I found a Windows XP article from 2002 that said, "If you don't have a thorough understanding of the various permissions and their relationships, it can be nearly impossible to sort out a permission problem and find a solution." So I could see how Windows 7 was a direct descendant from Windows XP: both could make it impossible to get any work done. The article said that there was a difference between sharing permissions and NTFS permissions, and that the more restrictive one wins. So if I wanted to grant full control to everyone for everything, I had to do that in two different right-click > Properties tabs: the Sharing tab and also the Security tab. But it really looked like I had done that, over and over again.
Ah, but now I saw a new problem. In the Security tab, I saw that I had a little red circle with an X in it, next to the Administrator group. There was no right-click option to explain it. I guessed that the problem was that I had entered the wrong CACLS command, regarding Administrator rather than Administrators (plural). So that was interesting. I clicked on Edit, selected Administrator, and clicked Remove. Then I re-ran that CACLS command with a reference to Administrators, this time, instead of Administrator. But still no joy on my FIND command: Access denied.
So anyway, as I was saying, it did seem that I had given full control to almost everyone listed in the Security tab. I mean, literally, Everyone: I had an entry for them, and they had full control, and so did SYSTEM, Ray, and Administrators. But not Authenticated Users, and not plain old Users. Who the hell were all these people, anyway, and why did we all need to have so many kinds of access to my computer so that I could get work done? (Sigh.) Wiser minds knew; I did not. Anyway, I went ahead and gave full control to my whole world to everyone and his brother, Users and all. And still the godforsaken command did not run.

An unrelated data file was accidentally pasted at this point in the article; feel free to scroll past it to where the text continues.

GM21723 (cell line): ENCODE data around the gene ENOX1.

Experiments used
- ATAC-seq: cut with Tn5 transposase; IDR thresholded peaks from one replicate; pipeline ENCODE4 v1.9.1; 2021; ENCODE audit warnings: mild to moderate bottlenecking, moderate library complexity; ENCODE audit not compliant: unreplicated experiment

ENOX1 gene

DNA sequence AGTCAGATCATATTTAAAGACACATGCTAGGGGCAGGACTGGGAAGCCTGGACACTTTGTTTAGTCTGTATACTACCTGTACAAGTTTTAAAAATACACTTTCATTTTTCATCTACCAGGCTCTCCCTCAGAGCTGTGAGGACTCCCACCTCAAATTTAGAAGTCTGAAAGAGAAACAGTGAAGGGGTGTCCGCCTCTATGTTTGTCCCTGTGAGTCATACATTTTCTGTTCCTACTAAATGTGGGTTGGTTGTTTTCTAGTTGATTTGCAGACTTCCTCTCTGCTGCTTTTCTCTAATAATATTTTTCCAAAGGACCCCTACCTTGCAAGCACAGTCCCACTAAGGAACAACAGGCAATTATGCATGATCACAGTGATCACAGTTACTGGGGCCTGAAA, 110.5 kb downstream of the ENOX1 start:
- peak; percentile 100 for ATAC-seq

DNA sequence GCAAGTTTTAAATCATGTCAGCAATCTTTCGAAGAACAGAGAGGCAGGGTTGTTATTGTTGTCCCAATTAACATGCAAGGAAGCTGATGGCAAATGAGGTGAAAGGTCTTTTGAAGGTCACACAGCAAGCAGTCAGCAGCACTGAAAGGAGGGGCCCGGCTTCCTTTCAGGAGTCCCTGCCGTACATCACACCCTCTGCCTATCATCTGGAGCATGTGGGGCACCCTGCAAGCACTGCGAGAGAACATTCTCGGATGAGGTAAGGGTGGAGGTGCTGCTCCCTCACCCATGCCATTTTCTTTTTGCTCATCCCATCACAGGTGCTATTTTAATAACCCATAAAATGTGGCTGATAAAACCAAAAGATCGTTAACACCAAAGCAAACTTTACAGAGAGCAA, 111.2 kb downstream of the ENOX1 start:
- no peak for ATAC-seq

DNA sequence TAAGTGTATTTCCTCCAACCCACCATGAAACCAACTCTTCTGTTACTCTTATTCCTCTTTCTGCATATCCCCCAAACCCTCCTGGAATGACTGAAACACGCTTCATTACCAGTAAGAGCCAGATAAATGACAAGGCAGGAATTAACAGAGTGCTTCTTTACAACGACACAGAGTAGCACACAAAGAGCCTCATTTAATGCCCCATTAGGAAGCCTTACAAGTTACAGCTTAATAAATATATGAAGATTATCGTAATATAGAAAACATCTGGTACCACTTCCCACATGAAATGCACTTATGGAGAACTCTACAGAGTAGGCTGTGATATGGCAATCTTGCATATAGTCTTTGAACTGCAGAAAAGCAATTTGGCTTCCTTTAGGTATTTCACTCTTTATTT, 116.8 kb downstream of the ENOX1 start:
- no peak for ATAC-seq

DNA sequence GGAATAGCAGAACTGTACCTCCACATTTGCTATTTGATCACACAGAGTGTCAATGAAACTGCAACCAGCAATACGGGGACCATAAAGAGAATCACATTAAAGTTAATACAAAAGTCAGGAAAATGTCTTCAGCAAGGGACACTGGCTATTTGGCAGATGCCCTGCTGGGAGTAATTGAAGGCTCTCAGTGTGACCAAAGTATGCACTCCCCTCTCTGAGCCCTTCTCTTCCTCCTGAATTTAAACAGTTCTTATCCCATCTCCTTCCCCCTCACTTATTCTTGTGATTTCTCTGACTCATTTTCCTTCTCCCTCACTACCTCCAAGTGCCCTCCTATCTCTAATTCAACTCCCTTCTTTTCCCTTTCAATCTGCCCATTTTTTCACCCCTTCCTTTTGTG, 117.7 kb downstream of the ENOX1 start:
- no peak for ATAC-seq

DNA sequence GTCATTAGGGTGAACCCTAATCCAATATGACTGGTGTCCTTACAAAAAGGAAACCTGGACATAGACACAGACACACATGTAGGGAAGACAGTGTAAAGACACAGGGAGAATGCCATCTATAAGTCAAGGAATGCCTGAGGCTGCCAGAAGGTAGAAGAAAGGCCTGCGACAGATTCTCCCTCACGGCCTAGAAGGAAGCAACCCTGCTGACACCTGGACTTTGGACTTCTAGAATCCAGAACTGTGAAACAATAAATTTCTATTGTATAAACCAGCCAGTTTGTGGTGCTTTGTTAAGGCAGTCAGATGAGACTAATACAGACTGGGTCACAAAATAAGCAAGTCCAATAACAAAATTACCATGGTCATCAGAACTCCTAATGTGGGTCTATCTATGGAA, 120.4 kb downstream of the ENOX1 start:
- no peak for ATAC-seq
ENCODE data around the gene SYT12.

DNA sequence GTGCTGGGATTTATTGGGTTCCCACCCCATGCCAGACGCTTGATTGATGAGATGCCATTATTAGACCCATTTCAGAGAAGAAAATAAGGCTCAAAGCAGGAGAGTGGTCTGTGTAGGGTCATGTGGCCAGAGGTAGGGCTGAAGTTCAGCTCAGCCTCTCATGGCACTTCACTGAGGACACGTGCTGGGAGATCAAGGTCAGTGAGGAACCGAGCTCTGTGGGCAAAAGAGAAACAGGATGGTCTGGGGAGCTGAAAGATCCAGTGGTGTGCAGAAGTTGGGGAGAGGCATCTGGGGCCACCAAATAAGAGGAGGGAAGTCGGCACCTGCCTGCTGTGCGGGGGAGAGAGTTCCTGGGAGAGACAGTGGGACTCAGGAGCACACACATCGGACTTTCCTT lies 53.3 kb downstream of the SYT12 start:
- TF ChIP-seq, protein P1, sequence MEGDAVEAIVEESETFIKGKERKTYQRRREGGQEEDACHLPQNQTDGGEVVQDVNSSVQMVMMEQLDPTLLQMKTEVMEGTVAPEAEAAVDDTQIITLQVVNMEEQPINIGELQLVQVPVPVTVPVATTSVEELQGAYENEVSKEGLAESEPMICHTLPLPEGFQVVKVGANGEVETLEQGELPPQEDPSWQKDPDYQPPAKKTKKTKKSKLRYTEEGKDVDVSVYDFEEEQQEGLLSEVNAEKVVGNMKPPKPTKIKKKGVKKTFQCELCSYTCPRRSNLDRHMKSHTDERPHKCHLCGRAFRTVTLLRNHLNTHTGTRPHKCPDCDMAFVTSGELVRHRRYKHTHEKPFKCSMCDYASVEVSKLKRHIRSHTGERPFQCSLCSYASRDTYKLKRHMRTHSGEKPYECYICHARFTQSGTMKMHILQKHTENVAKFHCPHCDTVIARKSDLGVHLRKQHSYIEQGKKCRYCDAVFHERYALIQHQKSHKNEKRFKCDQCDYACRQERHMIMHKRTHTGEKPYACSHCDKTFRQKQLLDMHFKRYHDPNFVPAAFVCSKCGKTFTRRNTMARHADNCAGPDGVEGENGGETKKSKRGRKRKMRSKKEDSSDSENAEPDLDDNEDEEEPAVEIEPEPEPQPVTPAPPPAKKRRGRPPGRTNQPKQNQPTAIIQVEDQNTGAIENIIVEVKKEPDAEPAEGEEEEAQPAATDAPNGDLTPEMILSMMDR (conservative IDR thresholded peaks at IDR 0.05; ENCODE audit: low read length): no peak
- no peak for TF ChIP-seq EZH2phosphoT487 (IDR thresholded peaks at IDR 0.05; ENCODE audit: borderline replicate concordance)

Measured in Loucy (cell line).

And, by the way, at this point I searched in vain for those greyed-out permissions boxes I had seen earlier. Evidently I had altered something significant, in all this screwing around. Not so significant as to actually let me get any work done, but significant certainly in the sense that I could no longer detect greyness when I searched therefor. Not in the Security, nor back in the Sharing tab. Speaking of which, I now saw that my reestablished share of drive D now had permissions only for Everyone. Did Everyone include me and all the other Administrators and Users and Authenticated Users of my home system (I was living alone), or did I need to add the whole gang back to my computer? Not sure.
It occurred to me that I did have a solution. It was called System Restore. But, alas, the mere fact of telling Windows to keep system restores, accompanied by weekly checking to make sure that the task was really running as scheduled, did not necessarily mean that I would actually have recourse to any system restore points, other than the one created that very morning. Apparently Windows was not content with the 10GB of disk space I had set aside for this purpose. Fortuitously, I did have an Acronis drive image from a week or so earlier, and so, without further ado, I wiped the drive and restored that. Did there exist any further difficulty? Yes, there did. My Acronis backup was too recent. Apparently this problem had lurked for days and/or was not only, or primarily, a matter of drive C (stored in Acronis) as distinct from drive D (not backed up in Acronis).
I tried a different command that, I knew, I had run within recent days: DIR. It ran. Now, why would DIR run and FIND not run? FIND took a look inside files; were my permissions of some type not reaching into the files? I right-clicked on the files in question. They didn't have sharing or security options collectively; I had to click them one at a time to get a Security tab. It said everyone had full control. The Advanced > Owner tab option said the owner of at least one file was Administrators. Anyway, the CACLS command was supposed to take care of user accouint issues.
I tried the same FIND command on another computer of virtually identical configuration. It, too, provided a FIND error. A search led to a brilliant insight: my command was wrong. I was trying to use FIND on a directory, when it only works on files. I had to make one change: I had to add a star (asterisk) to the end of my search. The FIND command worked without error when I did it this way:
find /i /c "X-Message-Delivery:" "D:\Folder\Sub Folder\*"Solution: operator error. Case closed.